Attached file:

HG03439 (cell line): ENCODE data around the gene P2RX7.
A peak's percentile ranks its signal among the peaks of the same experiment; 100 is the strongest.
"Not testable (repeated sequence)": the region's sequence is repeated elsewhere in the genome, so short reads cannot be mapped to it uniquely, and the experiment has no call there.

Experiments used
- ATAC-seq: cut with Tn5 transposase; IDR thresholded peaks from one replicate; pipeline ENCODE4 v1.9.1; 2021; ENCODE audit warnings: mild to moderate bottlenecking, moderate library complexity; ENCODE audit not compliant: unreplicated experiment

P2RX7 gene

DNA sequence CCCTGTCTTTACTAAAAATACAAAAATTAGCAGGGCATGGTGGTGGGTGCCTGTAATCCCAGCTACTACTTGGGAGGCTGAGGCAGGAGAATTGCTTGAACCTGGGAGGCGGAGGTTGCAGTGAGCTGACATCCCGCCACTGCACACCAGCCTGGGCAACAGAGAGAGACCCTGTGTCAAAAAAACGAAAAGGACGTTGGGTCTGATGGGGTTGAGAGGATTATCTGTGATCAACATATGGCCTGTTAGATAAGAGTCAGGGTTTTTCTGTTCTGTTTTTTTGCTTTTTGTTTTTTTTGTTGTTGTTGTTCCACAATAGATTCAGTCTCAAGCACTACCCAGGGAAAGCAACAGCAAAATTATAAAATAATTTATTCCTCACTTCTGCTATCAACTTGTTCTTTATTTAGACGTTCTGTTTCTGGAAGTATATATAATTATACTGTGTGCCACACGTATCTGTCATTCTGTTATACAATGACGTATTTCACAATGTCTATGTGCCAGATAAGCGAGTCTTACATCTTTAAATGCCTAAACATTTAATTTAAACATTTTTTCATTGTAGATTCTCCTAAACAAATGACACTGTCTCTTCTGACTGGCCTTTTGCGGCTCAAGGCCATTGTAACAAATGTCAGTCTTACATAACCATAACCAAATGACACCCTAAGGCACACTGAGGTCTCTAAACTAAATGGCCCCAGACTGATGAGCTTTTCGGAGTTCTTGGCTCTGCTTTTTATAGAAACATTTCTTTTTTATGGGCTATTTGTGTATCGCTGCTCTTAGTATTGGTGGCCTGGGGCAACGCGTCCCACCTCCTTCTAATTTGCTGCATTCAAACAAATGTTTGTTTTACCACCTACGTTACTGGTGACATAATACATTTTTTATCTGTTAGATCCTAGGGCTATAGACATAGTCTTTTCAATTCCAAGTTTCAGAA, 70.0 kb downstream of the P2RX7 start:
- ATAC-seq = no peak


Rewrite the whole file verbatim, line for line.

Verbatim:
HG03439 (cell line): ENCODE data around the gene P2RX7.
A peak's percentile ranks its signal among the peaks of the same experiment; 100 is the strongest.
"Not testable (repeated sequence)": the region's sequence is repeated elsewhere in the genome, so short reads cannot be mapped to it uniquely, and the experiment has no call there.

Experiments used
- ATAC-seq: cut with Tn5 transposase; IDR thresholded peaks from one replicate; pipeline ENCODE4 v1.9.1; 2021; ENCODE audit warnings: mild to moderate bottlenecking, moderate library complexity; ENCODE audit not compliant: unreplicated experiment

P2RX7 gene

DNA sequence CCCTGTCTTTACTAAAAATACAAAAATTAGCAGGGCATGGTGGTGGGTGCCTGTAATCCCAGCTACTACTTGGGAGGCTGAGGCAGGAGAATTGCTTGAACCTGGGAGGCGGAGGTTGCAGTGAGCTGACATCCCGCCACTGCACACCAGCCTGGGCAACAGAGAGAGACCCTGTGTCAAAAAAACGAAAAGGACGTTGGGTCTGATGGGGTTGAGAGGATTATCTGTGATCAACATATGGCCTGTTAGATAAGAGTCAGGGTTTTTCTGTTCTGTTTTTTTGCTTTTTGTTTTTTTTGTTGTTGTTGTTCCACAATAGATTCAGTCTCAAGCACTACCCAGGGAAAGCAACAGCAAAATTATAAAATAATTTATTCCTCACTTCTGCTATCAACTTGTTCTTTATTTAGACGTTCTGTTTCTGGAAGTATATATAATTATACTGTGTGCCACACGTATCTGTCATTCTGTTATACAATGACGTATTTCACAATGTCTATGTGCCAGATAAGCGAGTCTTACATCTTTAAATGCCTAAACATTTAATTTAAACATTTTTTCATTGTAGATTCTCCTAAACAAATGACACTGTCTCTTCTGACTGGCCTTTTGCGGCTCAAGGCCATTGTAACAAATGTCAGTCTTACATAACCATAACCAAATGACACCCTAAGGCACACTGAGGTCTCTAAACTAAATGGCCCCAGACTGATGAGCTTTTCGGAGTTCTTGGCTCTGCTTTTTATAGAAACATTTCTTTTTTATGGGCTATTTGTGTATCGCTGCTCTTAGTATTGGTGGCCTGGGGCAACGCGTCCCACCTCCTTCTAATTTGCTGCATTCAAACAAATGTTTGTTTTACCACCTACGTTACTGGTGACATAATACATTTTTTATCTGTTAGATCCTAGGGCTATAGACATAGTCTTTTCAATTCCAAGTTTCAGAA, 70.0 kb downstream of the P2RX7 start:
- ATAC-seq = no peak